Throughout the month of April, we were busy getting ready for lots of exciting Initiative-related events. Take a look below and see what strikes your fancy. We hope that you can join us!
#NOWSEETHIS party, May 9
Last call for party tickets! It’s now or never, folks. #NOWSEETHIS, co-presented by CMOA and VIA, is going to be an amazing night of new music and never-before-seen new media art. And when I say new media, I mean it. Ever heard of augmented reality tattoos? Or a Crash Kiss photobooth? How about custom-created video projections by Pussykrew, the international duo most recently installed as artists-in-residence at CMU’s STUDIO for Creative Inquiry? See them all at the museum, one night only, on May 9. While you’re there, you’ll probably also be interested in the amazing slate of featured music performers, beginning with Juliana Huxtable—one of the stars of The New Museum’s Triennial—to be followed by the amazing one-man-show known as Dinner, and headlined by the fabulous Kelela. Don’t forget your party shoes!
Charles “Teenie” Harris, Members of the Black Panthers, including Leonard Hayes holding flag inscribed “Blood,” marching on Centre Avenue near Elmore Street, Hill District, c. 1970–1975. Carnegie Museum of Art, Heinz Family Fund.
Our son was born last summer via emergency Caesarean after 32 hours of labor. When his cries hit the cool, electric air, I sobbed uncontrollably, joining billions of parents across millennia who have loved their offspring instantly with a ferocity that makes the mouth speechless with awe and wonder. At 22 1/2 inches, his legs were uncommonly spindly for a newborn, and he had two dimples, like my mother and my husband’s father. His skin was the color of toffee kissed by the sun. His hands were wide, and his fingers were so long, thin, and perfectly sculpted that friends and acquaintances on social media declared he would be a piano player. He is nearly one year old now, and the boy stuns us each day with his determination, sense of humor, laughter, and keen thoughtfulness and smarts. He is beautiful.
Forrest “Bud” Harris; Teenie Harris at the 1968 Pittsburgh riots, 1968; Bud Harris Photograph Collection, ca. 1950s-2007, Archives Service Center, University of Pittsburgh.
I’m standing alongside a life-sized photograph of police in riot gear. The image has obviously been enlarged, stretching body-length along the wall of an incline intimately holding 25 of Teenie Harris’s civil rights images. I’m jolted standing near the police like this—maybe what the curator intended? How not think of Ferguson, Missouri and Sanford, Florida? The inevitable moments of unrest that bind us? Whenever I view Harris’s photographs feelings of familiarity, uncertainty, and great curiosity surface. I recognize beloved icons like Louis Armstrong, Mary Lou Williams, Martin Luther King, Jr., and many more who were hosted and supported by Pittsburgh’s black residents—laboring, posing, and protesting across time. Traversing the city, I look for their footprints at every moment. I am assembling the missing pieces of my adopted home.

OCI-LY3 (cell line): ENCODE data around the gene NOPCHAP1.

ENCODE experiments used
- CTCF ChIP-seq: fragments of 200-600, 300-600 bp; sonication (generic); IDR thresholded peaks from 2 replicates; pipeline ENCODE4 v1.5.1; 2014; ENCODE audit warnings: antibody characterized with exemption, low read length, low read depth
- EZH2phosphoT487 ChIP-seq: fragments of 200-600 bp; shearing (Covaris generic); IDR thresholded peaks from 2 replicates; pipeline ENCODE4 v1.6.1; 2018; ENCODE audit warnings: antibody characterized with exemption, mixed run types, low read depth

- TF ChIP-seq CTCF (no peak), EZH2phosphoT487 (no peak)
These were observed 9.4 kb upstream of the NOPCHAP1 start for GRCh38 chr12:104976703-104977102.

Pierre Alechinsky, 1977. Courtesy CMOA archives.
With its high-key, high-contrast palette and jagged lines, Pierre Alechinsky’s Savage State (1968) carries on the look, feeling, and approach of CoBrA, a vibrant Paris-based artist collective that came together in the years following World War II. Taking their name from the first letters of the three northern European cities the artists hailed from—COpenhagen, BRussels, Amsterdam—CoBrA was an intense, if brief, coalition of radical artists and poets who were interested in recharging art with the sensual experience of the world. Their paintings and drawings share some aesthetic qualities like brilliantly saturated colors and playfully distorted human forms, but what really linked these artists was their intention—create a new art for a new postwar society. Against the intellectualism and cool aesthetic of Surrealism, CoBrA attempted to initiate a new “art of the people” out of artistic experimentation, emotional expression, and spontaneity.
From the series ‘Wilmerding’ by Stephen Speranza.
Wilmerding is an ongoing photo project documenting the postindustrial town of Wilmerding, Pennsylvania, which is located 12 miles southeast of Pittsburgh in the Turtle Creek Valley. Established in 1890 by industrialist George Westinghouse (known for the invention of alternating electrical current and a revolutionary air brake system for trains), this suburban enclave is a planned company town originally intended to house the workforce and families of the Westinghouse Air Brake Company.
My grandfather was born and raised in Wilmerding. It’s where he spent his entire life—not only as a resident, but like so many men in the area, as an employee at Westinghouse Air Brake. My introduction to the town was through his stories, which included growing up through the Great Depression, leaving home to fight in World War II, working at the Air Brake for 35 years, and his displeasure when the plant was downsized in the mid-1990s.